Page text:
Review: Spinster

Genre: Historical romance (England, late 19th century)
Amazon link
Subgenre: clean read, secular
Author: Suzanne G. Rogers, @suzannegrogers 

One of the things I love about Kindle Unlimited is that I get the chance to read authors I’ve never tried before, pretty much risk-free. The latest on my ever-growing reading pile is Spinster by Suzanne G. Rogers.

This one starts out a tad rough. Although, I am the first one to toss a poorly written book aside, so it’s not THAT rough! Just bear with me a moment.

It has a very appealing premise, but the characters seem a bit touchy. I can understand the younger ones. As a parent of teenagers, that seems realistic. But, even the older ones snap at each other a bit more than seems warranted.

The other challenge is the heroine, Claire, who seems awfully capable given her upbringing. She hurls legalese with ease at her neighbor. Only later in the book do we learn that her father is a noted barrister. But, given the way she argues her point, you might have thought she was, too.

She’s also a quick learner. Once on her own, she seems to just know how to cook, including what ingredients she needs to buy to bake things, even though she’s probably always had servants to do that sort of thing. She has one minor disaster with a loaf of bread, and then everything is smooth sailing. She does have a cookbook of sorts, but still…I’ve been baking for forty years or more, and I often have disasters, minor and major, even though I have modern conveniences such as a mixer and an electric oven.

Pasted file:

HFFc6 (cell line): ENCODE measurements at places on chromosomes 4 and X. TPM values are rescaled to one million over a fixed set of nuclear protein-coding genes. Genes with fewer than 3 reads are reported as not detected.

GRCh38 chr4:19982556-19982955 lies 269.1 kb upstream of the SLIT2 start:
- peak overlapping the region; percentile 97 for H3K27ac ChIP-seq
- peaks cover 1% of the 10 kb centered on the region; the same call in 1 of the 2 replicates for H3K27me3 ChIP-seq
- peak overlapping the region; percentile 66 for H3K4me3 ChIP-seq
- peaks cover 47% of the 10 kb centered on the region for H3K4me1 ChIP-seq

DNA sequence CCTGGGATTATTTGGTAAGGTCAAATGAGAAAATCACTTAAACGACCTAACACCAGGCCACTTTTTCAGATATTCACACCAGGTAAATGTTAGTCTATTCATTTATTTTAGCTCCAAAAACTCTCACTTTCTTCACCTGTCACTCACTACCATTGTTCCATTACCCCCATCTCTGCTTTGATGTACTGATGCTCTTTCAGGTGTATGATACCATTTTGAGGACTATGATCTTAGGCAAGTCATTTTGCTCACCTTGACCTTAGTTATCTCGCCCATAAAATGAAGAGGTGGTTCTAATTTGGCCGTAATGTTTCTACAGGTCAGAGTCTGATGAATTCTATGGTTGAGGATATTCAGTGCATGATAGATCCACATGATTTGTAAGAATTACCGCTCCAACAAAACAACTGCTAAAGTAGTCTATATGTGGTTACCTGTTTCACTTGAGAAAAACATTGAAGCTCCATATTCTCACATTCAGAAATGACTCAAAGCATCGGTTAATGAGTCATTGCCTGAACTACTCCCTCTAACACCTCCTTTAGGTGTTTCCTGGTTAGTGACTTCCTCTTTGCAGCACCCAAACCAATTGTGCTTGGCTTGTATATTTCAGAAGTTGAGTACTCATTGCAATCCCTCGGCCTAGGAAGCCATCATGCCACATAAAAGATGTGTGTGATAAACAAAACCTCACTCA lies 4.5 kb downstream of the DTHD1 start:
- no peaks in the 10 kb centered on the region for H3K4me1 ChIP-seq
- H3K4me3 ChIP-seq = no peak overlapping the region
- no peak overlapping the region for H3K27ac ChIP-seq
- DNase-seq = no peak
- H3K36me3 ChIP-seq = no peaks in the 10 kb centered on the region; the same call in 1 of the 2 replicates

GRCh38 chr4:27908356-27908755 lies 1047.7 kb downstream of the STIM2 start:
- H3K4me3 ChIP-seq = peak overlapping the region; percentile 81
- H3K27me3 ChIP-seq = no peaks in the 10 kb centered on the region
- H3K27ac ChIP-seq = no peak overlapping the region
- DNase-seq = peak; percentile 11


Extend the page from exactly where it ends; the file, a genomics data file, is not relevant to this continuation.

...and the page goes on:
Now that I got that out of the way, this is a lovely read. It is clean. There is some kissing and a touch of innuendo. (Probably far less than in the average high school hallway, though.) Meriweather (Meri) and Claire are both likable characters, and the animosity between them is understandable. Their relationship progresses at a nice even pace, and nothing seems contrived.

Aside from the teenaged angst, the secondary characters are also likable, especially Meri’s guardian-turned-butler, Franklin. Their relationship has an Alfred/Batman feel about it, and I enjoyed their interaction immensely.

The book takes a turn toward a mystery at the end. It would have been nice to weave that in more at the beginning of the story, but it’s not totally out of the blue and is a nice way to conclude the story.

Favorite line: “Society considers me a spinster, too.” Claire sat next to her [housekeeper] on the stairs. “I’m beginning to wonder, however, if spinsterhood is more about how we view ourselves rather than how others view us.”

Ms. Rogers is a prolific writer, so if you enjoy her work, you will have plenty to read. Just scanning through some of her books, it looks like many of them are also available on Kindle Unlimited. If you’re thinking of springing for a membership, having a good author you can turn to time and again, makes it that much more worthwhile.

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